The aviation industry has been under a magnifying glass because of the global transmission of COVID-19. Swift response, actionable change, and wide-spread implementation has been expected from airports. Passenger volumes are at record lows and airports must now make every effort to secure both business and leisure travellers’ confidence again. But what exactly are the right changes to make? While innovation and technology providers are continuing to provide solutions for industry stakeholders, airports and airlines now must discern in what and how to invest given the abundance of solutions racing to market. But are airports and airlines making sustainable efforts and investments that will last beyond the current crisis or are they focusing on the quick resolve?
The aviation industry is no stranger to crises and change. Most notably in recent years, the impacts of the terror attacks on September 11th, 2001 paved the way for more thorough global and nationwide security screening requirements, creating agencies that continue to operate today. The SARS outbreak deeply affected passenger volumes in East Asia and Canada between 2002 and 2003 and created passenger concern for the health and safety of air travel across the globe. Technology implementations in response to the virus were short lived after the outbreak was diminished.
Today, discussion of best practices for prevention of spread of COVID-19 in the aviation sector range from short-term implementations to long-term major capital projects. Navigating the future impacts of the Coronavirus Pandemic on the travel industry can feel a bit like looking into a crystal ball. While action is most certainly appropriate in the immediate future to ensure a safe travel environment, airports and airlines must think critically as to what methods are sustainable for defense against future crises. For the immediate restart of business, documentation on guidance and best practices are available. Understanding the budgetary constraints currently experienced by airports and airlines, it is crucial that their investments in response to the current pandemic be resilient enough to not only protect against the next biological threat, but to also continue to uphold operational efficiency for the future. But what does the future of travel look like?
ACI and IATA’s NEXTT initiative (New Experience Travel Technologies) aims to create a shared vision for the future travel experience. The NEXTT initiative identifies key concepts in the baggage, cargo, passenger and aircraft journey that will increase operational efficiency by leveraging new and emerging technology. These concepts include the promotion of off-airport activities, advanced processing, and interactive decision making. Within these concepts, NEXTT encourages airports and airlines to invest in these technologies and ideals to establish resilient processes that will deliver them to the shared understanding of what the future of air travel should be. While no one could have predicted the impacts of the Coronavirus Pandemic, the question is now, are the proposed concepts still relevant in the post-pandemic state and beyond? The answer is a resounding yes. By design, the various implementations that support off-airport activities, advanced processing, and interactive decision-making increase efficiency and reduce touchpoints by digitalizing the travel journey. Establishing off-airport baggage drop locations, for example, not only increases the efficiency at the airlines’ counters, but passengers who choose to drop off their luggage at designated off-airport locations will reduce the amount of passengers clustered in the terminal. This supports the objective of minimizing the time needed to be spent pre-security and negates the need for infrastructural changes of the airport terminal. Additionally, airports and airlines that move toward complete digitalization of the passenger and cargo journeys will allow for operational consistency and reduced touchpoints. This concept is currently leading the way in the cargo industry. Not only has the cargo industry seen the effectiveness of digitalized document and manifest exchange, it has reduced the reliance of paper exchange of these types of credentials which again reduces touchpoints.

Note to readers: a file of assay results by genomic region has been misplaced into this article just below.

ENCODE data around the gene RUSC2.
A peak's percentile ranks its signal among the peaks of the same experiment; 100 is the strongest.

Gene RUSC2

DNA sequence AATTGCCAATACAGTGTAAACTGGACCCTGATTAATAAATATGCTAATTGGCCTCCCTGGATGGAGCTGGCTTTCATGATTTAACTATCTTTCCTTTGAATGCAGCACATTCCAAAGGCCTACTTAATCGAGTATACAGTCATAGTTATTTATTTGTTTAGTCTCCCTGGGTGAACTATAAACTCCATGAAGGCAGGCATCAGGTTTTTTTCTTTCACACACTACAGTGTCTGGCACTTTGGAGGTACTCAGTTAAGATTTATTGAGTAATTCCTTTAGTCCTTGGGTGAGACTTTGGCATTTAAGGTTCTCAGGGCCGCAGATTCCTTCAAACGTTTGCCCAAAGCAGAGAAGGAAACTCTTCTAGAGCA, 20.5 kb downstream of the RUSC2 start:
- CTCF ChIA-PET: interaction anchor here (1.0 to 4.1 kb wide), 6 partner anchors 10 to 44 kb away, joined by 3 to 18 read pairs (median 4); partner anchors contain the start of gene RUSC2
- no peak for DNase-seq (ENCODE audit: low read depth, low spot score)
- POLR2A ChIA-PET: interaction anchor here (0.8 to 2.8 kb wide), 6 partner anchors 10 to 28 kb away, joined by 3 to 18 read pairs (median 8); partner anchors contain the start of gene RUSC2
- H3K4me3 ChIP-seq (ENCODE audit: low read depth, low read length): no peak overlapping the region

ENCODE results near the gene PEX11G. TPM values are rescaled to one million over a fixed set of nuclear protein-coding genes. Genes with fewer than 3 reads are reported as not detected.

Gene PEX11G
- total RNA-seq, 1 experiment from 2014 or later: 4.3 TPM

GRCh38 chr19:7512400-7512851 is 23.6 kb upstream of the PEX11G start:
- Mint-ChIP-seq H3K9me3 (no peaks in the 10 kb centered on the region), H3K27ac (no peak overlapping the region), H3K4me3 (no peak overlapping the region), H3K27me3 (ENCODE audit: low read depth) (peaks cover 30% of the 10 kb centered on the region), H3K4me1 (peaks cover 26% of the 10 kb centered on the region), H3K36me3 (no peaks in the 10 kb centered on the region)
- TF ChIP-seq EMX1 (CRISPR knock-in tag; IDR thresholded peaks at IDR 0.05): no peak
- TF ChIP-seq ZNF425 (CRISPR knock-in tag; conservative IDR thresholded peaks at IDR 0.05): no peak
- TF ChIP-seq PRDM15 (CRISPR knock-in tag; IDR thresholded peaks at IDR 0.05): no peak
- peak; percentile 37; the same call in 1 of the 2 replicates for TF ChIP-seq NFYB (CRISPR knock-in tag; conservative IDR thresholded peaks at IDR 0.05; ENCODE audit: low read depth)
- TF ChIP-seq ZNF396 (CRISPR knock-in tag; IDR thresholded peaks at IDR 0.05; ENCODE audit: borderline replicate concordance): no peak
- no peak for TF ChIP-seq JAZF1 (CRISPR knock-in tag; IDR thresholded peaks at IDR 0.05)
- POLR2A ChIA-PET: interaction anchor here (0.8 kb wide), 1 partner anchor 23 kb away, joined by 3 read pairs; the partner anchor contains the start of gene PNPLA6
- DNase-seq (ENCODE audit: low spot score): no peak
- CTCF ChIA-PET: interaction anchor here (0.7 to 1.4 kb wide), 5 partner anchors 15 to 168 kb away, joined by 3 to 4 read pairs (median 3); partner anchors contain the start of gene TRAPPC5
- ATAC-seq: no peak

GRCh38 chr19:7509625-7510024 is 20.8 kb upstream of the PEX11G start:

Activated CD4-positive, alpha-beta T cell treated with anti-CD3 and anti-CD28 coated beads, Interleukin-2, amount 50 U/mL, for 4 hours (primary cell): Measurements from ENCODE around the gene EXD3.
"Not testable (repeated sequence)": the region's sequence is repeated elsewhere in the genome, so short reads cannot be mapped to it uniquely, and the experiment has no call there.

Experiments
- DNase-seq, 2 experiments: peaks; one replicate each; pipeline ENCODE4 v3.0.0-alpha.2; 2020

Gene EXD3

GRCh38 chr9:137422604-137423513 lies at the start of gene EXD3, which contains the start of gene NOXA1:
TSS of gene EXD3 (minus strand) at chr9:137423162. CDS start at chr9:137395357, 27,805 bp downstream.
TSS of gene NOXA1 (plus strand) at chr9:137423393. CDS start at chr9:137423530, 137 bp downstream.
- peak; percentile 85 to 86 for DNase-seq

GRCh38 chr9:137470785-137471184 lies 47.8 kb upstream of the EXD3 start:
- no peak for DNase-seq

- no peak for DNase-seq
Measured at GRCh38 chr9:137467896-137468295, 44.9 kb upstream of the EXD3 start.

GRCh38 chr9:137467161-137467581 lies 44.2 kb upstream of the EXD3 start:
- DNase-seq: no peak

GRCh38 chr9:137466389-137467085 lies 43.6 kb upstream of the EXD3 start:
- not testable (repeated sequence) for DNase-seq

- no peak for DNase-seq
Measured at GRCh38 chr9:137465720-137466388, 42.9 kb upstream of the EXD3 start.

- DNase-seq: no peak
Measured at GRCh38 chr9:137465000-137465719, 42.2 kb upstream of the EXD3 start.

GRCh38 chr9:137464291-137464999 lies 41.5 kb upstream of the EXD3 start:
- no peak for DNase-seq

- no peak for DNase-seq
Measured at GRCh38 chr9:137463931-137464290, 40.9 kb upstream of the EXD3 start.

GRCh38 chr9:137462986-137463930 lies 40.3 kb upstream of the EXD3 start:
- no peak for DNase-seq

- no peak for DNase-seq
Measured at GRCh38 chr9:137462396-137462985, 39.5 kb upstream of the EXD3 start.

Airports and airlines must use a critical eye when determining what technologies and systems to deploy in response to the COVID-19 virus. Technologies and products that singularly address concerns of transmission and do not also advance other operational efficiencies should be analyzed for their relevance often. When considering integrating a new solution, the ability of the product or system to adapt for future change should be of high value. What will the concerns of the airports and airlines be in 5 years, 10 years, 20 years? Again, the aviation industry has experienced, overcome, and adapted from previous threats before, and this pandemic will surely be no different. While greater consideration for passenger and employee health will likely remain in some capacity, operational efficiency should not carry less weight of significance as airport and airlines navigate the recovery period of the pandemic. The aviation industry must not lose sight of the shared vision of the future of travel because of the immediate concerns of the pandemic. Both the immediate response and the long-term investments of airports and airlines should, as much as possible, work in harmony to achieve sustainable and resilient operational efficiency.